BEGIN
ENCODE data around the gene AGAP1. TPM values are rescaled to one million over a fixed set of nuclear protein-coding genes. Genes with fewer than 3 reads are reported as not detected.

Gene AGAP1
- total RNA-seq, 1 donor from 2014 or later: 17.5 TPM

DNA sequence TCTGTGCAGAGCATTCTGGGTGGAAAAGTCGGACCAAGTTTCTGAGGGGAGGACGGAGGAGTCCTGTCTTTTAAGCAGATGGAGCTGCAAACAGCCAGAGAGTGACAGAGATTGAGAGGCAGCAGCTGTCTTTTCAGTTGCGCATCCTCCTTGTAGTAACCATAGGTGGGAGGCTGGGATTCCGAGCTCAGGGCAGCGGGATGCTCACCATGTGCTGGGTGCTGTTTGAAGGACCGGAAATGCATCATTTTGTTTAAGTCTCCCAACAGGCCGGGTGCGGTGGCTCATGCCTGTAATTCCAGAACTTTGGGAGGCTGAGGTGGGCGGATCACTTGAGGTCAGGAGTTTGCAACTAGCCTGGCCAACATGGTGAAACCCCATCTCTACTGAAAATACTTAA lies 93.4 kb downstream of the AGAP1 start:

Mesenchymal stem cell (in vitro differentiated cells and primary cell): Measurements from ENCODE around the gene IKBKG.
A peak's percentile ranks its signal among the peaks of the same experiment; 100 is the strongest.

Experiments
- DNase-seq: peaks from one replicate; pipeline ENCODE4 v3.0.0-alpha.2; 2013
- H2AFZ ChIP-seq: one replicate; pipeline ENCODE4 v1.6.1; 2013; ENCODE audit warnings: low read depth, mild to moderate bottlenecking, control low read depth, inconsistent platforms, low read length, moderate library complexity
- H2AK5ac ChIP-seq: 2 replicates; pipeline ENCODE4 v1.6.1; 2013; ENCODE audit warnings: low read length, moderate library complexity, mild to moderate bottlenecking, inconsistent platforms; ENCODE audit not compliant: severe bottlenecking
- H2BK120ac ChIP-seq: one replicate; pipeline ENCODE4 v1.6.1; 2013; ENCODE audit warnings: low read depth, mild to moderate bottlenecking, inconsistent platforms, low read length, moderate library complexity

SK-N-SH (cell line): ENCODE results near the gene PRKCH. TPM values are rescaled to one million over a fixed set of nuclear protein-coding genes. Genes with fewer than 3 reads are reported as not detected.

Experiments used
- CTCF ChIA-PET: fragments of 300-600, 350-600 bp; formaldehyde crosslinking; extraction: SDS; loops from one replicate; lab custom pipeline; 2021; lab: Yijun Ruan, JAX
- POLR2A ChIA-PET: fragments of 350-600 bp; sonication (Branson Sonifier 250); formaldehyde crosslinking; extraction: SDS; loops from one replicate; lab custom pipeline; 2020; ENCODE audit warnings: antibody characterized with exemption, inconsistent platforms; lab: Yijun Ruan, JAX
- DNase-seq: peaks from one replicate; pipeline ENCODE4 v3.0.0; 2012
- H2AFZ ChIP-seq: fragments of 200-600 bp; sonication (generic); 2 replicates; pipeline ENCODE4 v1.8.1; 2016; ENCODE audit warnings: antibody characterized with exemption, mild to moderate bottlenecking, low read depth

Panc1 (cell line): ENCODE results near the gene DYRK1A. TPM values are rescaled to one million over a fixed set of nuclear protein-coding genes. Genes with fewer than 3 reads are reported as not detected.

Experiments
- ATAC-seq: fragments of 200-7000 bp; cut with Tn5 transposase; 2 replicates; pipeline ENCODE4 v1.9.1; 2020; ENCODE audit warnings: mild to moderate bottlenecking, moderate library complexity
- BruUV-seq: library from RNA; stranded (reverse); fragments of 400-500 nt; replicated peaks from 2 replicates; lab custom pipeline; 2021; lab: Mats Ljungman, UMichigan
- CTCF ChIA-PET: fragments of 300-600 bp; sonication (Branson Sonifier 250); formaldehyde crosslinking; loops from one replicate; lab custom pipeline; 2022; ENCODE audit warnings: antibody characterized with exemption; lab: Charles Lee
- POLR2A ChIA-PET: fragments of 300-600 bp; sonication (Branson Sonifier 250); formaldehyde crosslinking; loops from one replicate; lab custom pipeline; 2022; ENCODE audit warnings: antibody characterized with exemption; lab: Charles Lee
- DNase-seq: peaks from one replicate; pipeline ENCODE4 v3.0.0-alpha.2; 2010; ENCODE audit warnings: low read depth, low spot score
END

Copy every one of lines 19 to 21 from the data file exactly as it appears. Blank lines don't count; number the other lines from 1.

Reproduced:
Experiments
- ATAC-seq: fragments of 200-7000 bp; cut with Tn5 transposase; 2 replicates; pipeline ENCODE4 v1.9.1; 2020; ENCODE audit warnings: mild to moderate bottlenecking, moderate library complexity
- BruUV-seq: library from RNA; stranded (reverse); fragments of 400-500 nt; replicated peaks from 2 replicates; lab custom pipeline; 2021; lab: Mats Ljungman, UMichigan